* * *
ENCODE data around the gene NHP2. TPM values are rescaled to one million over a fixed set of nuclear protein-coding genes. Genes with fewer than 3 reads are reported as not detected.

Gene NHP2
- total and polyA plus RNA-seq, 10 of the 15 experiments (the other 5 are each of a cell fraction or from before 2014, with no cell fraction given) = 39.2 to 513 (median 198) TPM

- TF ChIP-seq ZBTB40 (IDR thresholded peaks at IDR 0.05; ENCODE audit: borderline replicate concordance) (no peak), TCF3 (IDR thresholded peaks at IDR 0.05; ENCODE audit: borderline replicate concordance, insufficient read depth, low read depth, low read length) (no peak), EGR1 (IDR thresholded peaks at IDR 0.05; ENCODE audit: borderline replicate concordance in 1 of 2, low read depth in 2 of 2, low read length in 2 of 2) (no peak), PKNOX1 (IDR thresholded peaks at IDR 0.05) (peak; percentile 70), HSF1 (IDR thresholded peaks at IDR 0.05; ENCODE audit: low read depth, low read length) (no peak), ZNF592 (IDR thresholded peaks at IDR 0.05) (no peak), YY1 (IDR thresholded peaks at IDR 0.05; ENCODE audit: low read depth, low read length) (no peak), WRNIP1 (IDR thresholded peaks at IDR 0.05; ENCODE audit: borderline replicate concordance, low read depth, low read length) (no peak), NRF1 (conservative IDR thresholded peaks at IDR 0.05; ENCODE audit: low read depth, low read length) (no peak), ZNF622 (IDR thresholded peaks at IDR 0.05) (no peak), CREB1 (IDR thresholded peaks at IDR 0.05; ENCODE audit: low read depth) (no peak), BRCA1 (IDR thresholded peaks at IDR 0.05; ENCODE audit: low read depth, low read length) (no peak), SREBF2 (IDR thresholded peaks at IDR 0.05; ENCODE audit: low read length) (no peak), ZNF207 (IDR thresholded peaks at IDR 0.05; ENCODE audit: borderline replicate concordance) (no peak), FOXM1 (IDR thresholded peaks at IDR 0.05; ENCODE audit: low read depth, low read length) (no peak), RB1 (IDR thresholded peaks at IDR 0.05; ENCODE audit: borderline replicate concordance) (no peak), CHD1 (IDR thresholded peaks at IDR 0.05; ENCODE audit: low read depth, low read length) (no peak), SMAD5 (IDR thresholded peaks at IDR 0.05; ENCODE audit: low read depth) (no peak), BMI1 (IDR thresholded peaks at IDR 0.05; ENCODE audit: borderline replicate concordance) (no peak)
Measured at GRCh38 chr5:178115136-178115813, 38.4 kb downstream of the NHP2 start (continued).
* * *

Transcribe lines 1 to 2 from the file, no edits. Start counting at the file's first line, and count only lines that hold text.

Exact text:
ENCODE data around the gene NHP2. TPM values are rescaled to one million over a fixed set of nuclear protein-coding genes. Genes with fewer than 3 reads are reported as not detected.

Gene NHP2